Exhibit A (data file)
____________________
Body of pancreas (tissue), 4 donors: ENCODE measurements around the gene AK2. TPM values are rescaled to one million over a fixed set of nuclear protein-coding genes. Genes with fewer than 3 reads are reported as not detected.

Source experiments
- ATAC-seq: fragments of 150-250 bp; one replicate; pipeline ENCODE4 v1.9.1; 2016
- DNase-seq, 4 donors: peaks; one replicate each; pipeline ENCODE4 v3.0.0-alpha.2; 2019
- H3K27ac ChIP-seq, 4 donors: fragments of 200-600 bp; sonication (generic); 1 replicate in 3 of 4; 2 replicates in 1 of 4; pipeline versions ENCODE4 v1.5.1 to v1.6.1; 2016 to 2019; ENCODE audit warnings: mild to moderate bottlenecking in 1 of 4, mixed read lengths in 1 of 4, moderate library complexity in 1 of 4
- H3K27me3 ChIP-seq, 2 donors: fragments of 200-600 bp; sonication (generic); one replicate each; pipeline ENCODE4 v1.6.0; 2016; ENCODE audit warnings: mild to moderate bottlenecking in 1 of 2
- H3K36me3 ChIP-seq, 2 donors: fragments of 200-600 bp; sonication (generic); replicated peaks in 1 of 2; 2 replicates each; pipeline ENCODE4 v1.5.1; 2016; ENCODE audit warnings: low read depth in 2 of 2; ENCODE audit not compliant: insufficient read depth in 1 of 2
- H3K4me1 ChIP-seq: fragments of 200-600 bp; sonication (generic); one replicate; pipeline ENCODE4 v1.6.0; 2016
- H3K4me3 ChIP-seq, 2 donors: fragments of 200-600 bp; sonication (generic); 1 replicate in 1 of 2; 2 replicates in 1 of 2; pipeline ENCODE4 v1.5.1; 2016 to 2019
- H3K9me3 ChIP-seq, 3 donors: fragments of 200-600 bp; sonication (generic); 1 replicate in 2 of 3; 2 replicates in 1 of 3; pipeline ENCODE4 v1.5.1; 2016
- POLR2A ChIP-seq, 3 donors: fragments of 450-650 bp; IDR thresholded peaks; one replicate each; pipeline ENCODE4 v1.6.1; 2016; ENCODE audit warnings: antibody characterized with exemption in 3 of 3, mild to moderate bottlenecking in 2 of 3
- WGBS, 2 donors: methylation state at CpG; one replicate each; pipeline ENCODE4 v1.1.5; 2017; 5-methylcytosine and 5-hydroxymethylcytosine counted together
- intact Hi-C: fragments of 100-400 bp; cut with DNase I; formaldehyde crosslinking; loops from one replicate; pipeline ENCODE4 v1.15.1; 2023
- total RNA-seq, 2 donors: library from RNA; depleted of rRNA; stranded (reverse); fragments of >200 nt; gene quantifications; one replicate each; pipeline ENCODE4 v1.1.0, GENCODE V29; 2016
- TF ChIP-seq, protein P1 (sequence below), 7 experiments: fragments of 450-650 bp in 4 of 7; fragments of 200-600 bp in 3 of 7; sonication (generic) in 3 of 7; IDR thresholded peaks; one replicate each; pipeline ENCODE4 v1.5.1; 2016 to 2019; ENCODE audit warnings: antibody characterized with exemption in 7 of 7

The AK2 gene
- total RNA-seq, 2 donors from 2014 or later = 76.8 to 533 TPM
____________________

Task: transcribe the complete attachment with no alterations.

Body of pancreas (tissue), 4 donors: ENCODE measurements around the gene AK2. TPM values are rescaled to one million over a fixed set of nuclear protein-coding genes. Genes with fewer than 3 reads are reported as not detected.

Source experiments
- ATAC-seq: fragments of 150-250 bp; one replicate; pipeline ENCODE4 v1.9.1; 2016
- DNase-seq, 4 donors: peaks; one replicate each; pipeline ENCODE4 v3.0.0-alpha.2; 2019
- H3K27ac ChIP-seq, 4 donors: fragments of 200-600 bp; sonication (generic); 1 replicate in 3 of 4; 2 replicates in 1 of 4; pipeline versions ENCODE4 v1.5.1 to v1.6.1; 2016 to 2019; ENCODE audit warnings: mild to moderate bottlenecking in 1 of 4, mixed read lengths in 1 of 4, moderate library complexity in 1 of 4
- H3K27me3 ChIP-seq, 2 donors: fragments of 200-600 bp; sonication (generic); one replicate each; pipeline ENCODE4 v1.6.0; 2016; ENCODE audit warnings: mild to moderate bottlenecking in 1 of 2
- H3K36me3 ChIP-seq, 2 donors: fragments of 200-600 bp; sonication (generic); replicated peaks in 1 of 2; 2 replicates each; pipeline ENCODE4 v1.5.1; 2016; ENCODE audit warnings: low read depth in 2 of 2; ENCODE audit not compliant: insufficient read depth in 1 of 2
- H3K4me1 ChIP-seq: fragments of 200-600 bp; sonication (generic); one replicate; pipeline ENCODE4 v1.6.0; 2016
- H3K4me3 ChIP-seq, 2 donors: fragments of 200-600 bp; sonication (generic); 1 replicate in 1 of 2; 2 replicates in 1 of 2; pipeline ENCODE4 v1.5.1; 2016 to 2019
- H3K9me3 ChIP-seq, 3 donors: fragments of 200-600 bp; sonication (generic); 1 replicate in 2 of 3; 2 replicates in 1 of 3; pipeline ENCODE4 v1.5.1; 2016
- POLR2A ChIP-seq, 3 donors: fragments of 450-650 bp; IDR thresholded peaks; one replicate each; pipeline ENCODE4 v1.6.1; 2016; ENCODE audit warnings: antibody characterized with exemption in 3 of 3, mild to moderate bottlenecking in 2 of 3
- WGBS, 2 donors: methylation state at CpG; one replicate each; pipeline ENCODE4 v1.1.5; 2017; 5-methylcytosine and 5-hydroxymethylcytosine counted together
- intact Hi-C: fragments of 100-400 bp; cut with DNase I; formaldehyde crosslinking; loops from one replicate; pipeline ENCODE4 v1.15.1; 2023
- total RNA-seq, 2 donors: library from RNA; depleted of rRNA; stranded (reverse); fragments of >200 nt; gene quantifications; one replicate each; pipeline ENCODE4 v1.1.0, GENCODE V29; 2016
- TF ChIP-seq, protein P1 (sequence below), 7 experiments: fragments of 450-650 bp in 4 of 7; fragments of 200-600 bp in 3 of 7; sonication (generic) in 3 of 7; IDR thresholded peaks; one replicate each; pipeline ENCODE4 v1.5.1; 2016 to 2019; ENCODE audit warnings: antibody characterized with exemption in 7 of 7

The AK2 gene
- total RNA-seq, 2 donors from 2014 or later = 76.8 to 533 TPM